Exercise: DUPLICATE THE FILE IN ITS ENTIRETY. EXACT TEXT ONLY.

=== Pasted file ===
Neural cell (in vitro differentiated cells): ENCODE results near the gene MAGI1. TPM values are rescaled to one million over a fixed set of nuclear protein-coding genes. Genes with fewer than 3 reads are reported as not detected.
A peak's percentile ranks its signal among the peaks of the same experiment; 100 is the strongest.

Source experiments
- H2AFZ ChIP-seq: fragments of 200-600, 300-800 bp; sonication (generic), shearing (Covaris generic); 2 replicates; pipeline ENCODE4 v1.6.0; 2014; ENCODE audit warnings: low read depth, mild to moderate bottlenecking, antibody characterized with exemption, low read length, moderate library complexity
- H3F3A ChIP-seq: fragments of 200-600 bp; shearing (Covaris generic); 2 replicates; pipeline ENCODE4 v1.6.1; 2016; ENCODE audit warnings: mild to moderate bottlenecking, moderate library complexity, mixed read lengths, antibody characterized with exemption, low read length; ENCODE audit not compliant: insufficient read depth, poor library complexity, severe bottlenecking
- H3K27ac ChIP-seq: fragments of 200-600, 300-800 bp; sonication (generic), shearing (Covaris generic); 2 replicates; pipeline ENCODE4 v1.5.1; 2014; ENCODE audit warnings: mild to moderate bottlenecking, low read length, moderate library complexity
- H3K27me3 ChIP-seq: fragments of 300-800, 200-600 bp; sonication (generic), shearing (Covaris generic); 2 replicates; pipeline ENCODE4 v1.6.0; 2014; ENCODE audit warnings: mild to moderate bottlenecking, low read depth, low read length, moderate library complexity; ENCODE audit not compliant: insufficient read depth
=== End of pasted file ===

Neural cell (in vitro differentiated cells): ENCODE results near the gene MAGI1. TPM values are rescaled to one million over a fixed set of nuclear protein-coding genes. Genes with fewer than 3 reads are reported as not detected.
A peak's percentile ranks its signal among the peaks of the same experiment; 100 is the strongest.

Source experiments
- H2AFZ ChIP-seq: fragments of 200-600, 300-800 bp; sonication (generic), shearing (Covaris generic); 2 replicates; pipeline ENCODE4 v1.6.0; 2014; ENCODE audit warnings: low read depth, mild to moderate bottlenecking, antibody characterized with exemption, low read length, moderate library complexity
- H3F3A ChIP-seq: fragments of 200-600 bp; shearing (Covaris generic); 2 replicates; pipeline ENCODE4 v1.6.1; 2016; ENCODE audit warnings: mild to moderate bottlenecking, moderate library complexity, mixed read lengths, antibody characterized with exemption, low read length; ENCODE audit not compliant: insufficient read depth, poor library complexity, severe bottlenecking
- H3K27ac ChIP-seq: fragments of 200-600, 300-800 bp; sonication (generic), shearing (Covaris generic); 2 replicates; pipeline ENCODE4 v1.5.1; 2014; ENCODE audit warnings: mild to moderate bottlenecking, low read length, moderate library complexity
- H3K27me3 ChIP-seq: fragments of 300-800, 200-600 bp; sonication (generic), shearing (Covaris generic); 2 replicates; pipeline ENCODE4 v1.6.0; 2014; ENCODE audit warnings: mild to moderate bottlenecking, low read depth, low read length, moderate library complexity; ENCODE audit not compliant: insufficient read depth